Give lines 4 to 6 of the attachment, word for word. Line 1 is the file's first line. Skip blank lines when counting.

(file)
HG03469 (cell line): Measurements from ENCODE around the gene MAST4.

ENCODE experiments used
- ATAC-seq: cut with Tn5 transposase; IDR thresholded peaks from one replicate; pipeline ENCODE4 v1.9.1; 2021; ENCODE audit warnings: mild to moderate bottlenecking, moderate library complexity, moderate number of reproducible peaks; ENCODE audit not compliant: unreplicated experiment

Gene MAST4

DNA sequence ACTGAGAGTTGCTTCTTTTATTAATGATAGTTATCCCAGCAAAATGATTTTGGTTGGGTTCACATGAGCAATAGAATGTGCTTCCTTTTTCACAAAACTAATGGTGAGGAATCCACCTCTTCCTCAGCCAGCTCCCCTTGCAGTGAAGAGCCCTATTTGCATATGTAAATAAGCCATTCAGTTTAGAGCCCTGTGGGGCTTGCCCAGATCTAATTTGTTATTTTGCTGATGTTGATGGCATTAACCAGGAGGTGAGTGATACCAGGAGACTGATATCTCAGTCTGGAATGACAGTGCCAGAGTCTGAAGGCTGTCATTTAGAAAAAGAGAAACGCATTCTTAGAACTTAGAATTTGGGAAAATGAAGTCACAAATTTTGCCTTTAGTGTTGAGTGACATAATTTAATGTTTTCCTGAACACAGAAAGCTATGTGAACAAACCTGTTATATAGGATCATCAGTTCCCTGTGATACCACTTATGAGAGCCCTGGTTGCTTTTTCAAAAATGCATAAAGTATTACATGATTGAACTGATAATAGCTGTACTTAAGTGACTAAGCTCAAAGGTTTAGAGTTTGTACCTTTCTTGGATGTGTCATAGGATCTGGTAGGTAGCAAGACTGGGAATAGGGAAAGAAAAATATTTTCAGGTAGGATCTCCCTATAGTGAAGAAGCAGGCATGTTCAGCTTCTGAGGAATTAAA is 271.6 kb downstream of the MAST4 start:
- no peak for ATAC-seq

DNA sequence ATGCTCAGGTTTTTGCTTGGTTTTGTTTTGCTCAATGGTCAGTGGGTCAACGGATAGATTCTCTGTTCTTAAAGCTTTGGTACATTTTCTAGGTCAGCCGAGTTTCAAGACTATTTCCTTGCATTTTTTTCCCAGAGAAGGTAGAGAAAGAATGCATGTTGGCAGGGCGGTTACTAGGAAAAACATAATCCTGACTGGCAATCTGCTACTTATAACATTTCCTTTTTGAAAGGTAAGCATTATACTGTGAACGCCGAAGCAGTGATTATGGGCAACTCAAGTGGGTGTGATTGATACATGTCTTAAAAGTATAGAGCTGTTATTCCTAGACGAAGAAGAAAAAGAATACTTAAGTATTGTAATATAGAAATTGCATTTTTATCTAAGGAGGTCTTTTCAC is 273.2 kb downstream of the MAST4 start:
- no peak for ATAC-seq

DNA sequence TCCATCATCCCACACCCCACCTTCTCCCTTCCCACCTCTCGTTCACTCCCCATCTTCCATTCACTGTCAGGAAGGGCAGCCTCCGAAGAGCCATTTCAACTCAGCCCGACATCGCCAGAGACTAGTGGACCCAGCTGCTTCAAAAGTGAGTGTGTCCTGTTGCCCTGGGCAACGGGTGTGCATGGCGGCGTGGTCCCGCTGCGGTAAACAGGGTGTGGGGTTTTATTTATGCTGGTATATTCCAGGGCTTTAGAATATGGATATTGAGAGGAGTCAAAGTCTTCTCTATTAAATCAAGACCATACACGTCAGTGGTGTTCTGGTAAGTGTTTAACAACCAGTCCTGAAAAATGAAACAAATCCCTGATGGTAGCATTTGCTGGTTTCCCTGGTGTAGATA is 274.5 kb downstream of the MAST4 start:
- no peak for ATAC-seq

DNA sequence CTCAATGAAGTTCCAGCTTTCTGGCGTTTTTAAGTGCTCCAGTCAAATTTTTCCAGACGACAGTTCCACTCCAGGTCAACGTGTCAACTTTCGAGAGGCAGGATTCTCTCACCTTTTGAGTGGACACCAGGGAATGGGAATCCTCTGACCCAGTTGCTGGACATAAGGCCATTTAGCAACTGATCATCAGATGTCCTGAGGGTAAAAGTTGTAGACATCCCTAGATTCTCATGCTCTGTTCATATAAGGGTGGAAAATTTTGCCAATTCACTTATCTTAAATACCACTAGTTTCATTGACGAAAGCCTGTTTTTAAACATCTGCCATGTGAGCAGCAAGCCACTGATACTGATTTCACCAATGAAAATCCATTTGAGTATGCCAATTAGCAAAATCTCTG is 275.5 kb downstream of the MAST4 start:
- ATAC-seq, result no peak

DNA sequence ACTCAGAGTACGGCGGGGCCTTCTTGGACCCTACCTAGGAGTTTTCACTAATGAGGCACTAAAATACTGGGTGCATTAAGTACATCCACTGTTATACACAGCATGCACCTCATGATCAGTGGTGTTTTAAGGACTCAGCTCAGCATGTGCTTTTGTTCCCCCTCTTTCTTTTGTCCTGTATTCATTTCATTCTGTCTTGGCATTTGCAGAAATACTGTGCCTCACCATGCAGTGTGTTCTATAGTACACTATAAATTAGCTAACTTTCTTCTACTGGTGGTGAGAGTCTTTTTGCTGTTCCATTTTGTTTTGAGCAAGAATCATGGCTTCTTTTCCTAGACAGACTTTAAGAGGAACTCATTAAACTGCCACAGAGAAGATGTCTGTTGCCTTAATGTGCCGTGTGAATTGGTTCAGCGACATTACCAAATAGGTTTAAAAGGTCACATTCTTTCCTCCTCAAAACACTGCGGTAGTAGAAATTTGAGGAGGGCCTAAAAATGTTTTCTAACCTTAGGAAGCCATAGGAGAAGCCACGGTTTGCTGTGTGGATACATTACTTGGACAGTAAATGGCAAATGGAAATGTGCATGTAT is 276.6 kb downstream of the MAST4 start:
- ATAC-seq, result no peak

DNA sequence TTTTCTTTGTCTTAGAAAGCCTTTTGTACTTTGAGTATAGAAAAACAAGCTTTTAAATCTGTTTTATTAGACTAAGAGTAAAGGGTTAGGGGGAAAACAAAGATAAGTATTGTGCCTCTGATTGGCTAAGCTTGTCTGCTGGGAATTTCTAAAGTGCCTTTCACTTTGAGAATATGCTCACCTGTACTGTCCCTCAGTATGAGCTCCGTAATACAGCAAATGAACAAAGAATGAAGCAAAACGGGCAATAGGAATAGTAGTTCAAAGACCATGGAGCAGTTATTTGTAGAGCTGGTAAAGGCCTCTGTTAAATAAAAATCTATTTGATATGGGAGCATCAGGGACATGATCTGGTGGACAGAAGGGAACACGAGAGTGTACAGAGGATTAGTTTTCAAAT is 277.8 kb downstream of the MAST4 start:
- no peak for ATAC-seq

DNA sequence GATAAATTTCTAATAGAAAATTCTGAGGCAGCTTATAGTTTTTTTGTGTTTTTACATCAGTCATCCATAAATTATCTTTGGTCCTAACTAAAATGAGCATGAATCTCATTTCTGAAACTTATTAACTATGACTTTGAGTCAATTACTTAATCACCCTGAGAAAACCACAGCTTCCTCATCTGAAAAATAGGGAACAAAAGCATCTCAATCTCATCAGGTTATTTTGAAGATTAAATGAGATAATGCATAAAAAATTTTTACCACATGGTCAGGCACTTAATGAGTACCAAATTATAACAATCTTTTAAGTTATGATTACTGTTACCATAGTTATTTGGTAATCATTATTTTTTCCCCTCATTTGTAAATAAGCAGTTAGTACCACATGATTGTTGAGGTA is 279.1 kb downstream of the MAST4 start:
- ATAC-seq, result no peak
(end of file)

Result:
Gene MAST4

DNA sequence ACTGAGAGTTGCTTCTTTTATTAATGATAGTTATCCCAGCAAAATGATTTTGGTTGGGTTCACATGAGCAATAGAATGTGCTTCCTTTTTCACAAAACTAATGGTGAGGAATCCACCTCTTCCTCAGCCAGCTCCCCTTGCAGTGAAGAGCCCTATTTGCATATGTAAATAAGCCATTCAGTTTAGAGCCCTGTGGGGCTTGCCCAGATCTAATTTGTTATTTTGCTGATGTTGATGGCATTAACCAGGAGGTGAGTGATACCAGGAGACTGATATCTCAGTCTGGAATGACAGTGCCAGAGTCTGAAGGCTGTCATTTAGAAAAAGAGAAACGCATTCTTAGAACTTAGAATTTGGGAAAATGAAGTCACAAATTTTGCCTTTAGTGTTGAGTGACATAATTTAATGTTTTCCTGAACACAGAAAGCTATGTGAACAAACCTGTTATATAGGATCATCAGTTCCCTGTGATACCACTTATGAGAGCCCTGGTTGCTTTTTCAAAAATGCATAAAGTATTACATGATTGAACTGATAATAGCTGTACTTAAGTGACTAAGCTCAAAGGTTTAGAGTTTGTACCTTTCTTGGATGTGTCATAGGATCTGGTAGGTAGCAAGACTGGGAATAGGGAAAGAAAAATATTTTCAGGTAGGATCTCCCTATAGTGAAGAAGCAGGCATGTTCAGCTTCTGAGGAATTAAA is 271.6 kb downstream of the MAST4 start:
- no peak for ATAC-seq